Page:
Child Support in Sole Custody Arrangements
You Can Do It!
Many states now make payment of child support easy by allowing you to pay right on their websites!
Federal law requires states to review their child support guidelines and make any necessary revisions every four years, so be sure to check your state's website for the latest information before thinking about your situation.
Let's look at an example of how child support is determined in New York. Unless the parents agree otherwise, the state assumes a child will live primarily with one of his parents, as opposed to both parents sharing physical custody after the divorce. We will use New York State's child support guidelines as an example.
The State of New York's child support guidelines state:
- “The gross income of each parent is determined and the incomes are combined;
- the combined parental income is multiplied by the appropriate child support percentage—17 percent for one child, 25 percent for two children, 29 percent for three children, 31 percent for four children, and not less than 35 percent for five or more children;
- this figure is the basic child support obligation, which is then divided between the parents on a pro-rata basis, according to the amount of their respective incomes;
- additional amounts to be paid for childcare, medical care not covered by health insurance, and educational expenses are determined by the court and added to the basic child support obligation; and,
- the noncustodial parent is ordered to pay his/her share to the custodial parent—sometimes called the 'parent of primary residence.'”
The amount of child support calculated in accordance with the (New York) guidelines is presumed to be the correct amount. “Either parent can offer evidence that this amount is not correct, and the court has the authority to decide whether the guidelines amount is unjust or inappropriate,” the guidelines state. “If the court orders a different amount than the basic support obligation according to the guidelines, the court must set forth its reasons for doing so in writing. Either party can object to the findings of the court.”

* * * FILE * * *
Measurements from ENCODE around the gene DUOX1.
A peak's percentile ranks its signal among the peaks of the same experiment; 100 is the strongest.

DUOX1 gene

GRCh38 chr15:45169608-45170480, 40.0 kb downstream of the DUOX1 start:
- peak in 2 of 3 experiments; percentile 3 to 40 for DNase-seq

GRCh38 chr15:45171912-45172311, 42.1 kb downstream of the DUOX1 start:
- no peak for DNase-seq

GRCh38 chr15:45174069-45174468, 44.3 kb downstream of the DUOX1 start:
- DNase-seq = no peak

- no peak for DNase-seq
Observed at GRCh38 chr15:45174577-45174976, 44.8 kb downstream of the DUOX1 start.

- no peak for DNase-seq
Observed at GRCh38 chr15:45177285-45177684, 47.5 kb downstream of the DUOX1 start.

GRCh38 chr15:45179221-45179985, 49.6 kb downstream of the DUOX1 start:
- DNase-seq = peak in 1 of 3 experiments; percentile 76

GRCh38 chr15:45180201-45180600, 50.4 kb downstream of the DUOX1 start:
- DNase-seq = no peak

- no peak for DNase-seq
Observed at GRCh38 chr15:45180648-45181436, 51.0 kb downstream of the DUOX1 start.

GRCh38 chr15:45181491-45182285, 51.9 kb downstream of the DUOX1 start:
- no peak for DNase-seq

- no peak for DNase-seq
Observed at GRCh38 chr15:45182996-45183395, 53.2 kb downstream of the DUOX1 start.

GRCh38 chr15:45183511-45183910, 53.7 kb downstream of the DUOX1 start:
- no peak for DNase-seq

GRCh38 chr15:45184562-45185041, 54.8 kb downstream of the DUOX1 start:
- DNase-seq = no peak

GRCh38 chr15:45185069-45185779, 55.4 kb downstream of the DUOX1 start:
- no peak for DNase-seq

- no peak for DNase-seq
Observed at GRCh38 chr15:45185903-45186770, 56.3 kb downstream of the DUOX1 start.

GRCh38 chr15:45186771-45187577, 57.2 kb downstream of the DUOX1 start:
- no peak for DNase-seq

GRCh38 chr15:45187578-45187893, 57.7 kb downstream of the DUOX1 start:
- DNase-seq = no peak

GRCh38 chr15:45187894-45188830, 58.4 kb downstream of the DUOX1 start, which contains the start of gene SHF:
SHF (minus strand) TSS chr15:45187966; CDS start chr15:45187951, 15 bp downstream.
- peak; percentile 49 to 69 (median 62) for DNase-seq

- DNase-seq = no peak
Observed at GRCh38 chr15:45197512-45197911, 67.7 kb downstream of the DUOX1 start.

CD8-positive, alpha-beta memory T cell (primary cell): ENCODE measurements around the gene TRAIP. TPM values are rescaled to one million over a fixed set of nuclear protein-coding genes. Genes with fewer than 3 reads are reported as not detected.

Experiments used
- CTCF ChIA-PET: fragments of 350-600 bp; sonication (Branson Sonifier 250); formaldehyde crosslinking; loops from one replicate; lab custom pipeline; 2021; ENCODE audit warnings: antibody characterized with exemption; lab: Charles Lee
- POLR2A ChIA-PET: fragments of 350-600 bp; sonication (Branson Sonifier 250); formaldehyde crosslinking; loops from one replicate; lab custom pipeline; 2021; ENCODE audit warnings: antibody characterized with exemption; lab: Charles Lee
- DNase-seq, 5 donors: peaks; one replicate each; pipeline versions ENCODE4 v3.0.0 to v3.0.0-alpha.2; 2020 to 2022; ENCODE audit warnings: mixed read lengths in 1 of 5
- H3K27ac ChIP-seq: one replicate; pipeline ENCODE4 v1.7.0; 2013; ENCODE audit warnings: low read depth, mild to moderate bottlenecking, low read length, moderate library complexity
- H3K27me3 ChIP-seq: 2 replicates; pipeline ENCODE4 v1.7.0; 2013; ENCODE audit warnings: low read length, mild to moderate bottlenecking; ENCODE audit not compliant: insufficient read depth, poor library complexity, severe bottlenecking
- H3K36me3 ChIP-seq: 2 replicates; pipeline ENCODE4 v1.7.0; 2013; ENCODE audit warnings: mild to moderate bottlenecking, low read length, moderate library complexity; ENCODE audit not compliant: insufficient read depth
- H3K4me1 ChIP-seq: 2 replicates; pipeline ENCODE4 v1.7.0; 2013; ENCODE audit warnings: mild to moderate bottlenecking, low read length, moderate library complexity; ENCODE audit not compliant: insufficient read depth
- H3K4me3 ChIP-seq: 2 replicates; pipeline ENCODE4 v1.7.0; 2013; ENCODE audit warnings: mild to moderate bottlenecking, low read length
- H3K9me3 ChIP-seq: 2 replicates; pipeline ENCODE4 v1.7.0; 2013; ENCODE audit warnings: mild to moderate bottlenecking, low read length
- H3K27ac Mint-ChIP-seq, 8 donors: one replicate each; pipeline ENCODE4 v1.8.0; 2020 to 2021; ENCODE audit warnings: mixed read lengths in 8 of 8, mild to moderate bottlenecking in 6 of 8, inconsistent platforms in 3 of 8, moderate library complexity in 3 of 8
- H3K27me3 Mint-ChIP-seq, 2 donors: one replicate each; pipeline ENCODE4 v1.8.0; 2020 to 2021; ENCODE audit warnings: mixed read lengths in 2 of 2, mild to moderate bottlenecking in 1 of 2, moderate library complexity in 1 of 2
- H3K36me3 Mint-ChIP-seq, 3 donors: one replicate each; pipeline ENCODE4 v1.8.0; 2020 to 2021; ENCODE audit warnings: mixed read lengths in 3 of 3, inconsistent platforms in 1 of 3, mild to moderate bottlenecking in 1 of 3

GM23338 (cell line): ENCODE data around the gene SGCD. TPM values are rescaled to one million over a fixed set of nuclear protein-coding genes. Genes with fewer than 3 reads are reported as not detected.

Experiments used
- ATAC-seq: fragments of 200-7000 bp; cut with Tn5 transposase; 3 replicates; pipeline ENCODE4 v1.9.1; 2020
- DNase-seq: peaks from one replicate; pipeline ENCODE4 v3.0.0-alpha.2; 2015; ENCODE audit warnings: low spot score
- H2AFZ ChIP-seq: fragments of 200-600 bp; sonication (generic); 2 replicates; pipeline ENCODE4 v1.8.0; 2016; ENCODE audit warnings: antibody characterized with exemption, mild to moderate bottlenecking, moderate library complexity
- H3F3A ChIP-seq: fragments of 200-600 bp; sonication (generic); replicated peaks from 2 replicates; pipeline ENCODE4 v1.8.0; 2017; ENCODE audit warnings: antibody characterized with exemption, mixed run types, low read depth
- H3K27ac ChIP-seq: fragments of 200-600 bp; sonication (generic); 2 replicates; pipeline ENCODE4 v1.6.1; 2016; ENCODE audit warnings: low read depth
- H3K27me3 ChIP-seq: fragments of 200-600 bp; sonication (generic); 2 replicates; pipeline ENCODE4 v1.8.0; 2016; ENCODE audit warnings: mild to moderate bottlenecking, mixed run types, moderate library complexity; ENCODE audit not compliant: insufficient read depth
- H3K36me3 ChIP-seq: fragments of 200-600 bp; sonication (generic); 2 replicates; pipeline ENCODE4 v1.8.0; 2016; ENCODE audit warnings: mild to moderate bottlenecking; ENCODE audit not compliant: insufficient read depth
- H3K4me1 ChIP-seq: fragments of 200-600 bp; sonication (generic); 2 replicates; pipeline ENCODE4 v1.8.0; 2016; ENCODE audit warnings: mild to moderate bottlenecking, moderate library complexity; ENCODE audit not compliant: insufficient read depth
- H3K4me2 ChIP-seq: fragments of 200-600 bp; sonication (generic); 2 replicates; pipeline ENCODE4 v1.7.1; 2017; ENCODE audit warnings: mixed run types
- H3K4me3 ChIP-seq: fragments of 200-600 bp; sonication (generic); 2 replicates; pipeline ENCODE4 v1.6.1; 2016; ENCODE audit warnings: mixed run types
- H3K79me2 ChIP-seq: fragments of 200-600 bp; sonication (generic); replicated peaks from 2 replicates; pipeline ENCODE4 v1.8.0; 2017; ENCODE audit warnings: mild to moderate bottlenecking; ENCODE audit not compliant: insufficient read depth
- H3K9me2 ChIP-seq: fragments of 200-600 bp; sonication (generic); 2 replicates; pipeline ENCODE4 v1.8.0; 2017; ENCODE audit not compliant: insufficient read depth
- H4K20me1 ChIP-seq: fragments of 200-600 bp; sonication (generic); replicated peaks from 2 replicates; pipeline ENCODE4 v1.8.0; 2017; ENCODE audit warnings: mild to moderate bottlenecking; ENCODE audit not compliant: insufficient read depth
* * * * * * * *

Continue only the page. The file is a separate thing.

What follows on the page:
Here's an example of how such calculations might work in the state of Anywhere, USA:
Mark's income as a bank manager is $90,000. Nancy's income as a paralegal is $50,000. Their combined income is $140,000. For the purposes of child support, their child is entitled to 20 percent of the combined parental income, up to $70,000 in their state. The child support is to be paid in the ratio of the parents' incomes to their combined income. Because the combined income is double the amount used for the purposes of the base calculation—$140,000—the law in their state allows the judge to decide how to use the extra $70,000 of income. The judge decides to cap the income to be considered for support at $110,000. He then calculates that 20 percent of $110,000 is $22,000—the total amount of child support. Nancy has to pay 36 percent of this amount, or $7,920, and Mark has to pay 64 percent, or $14,080.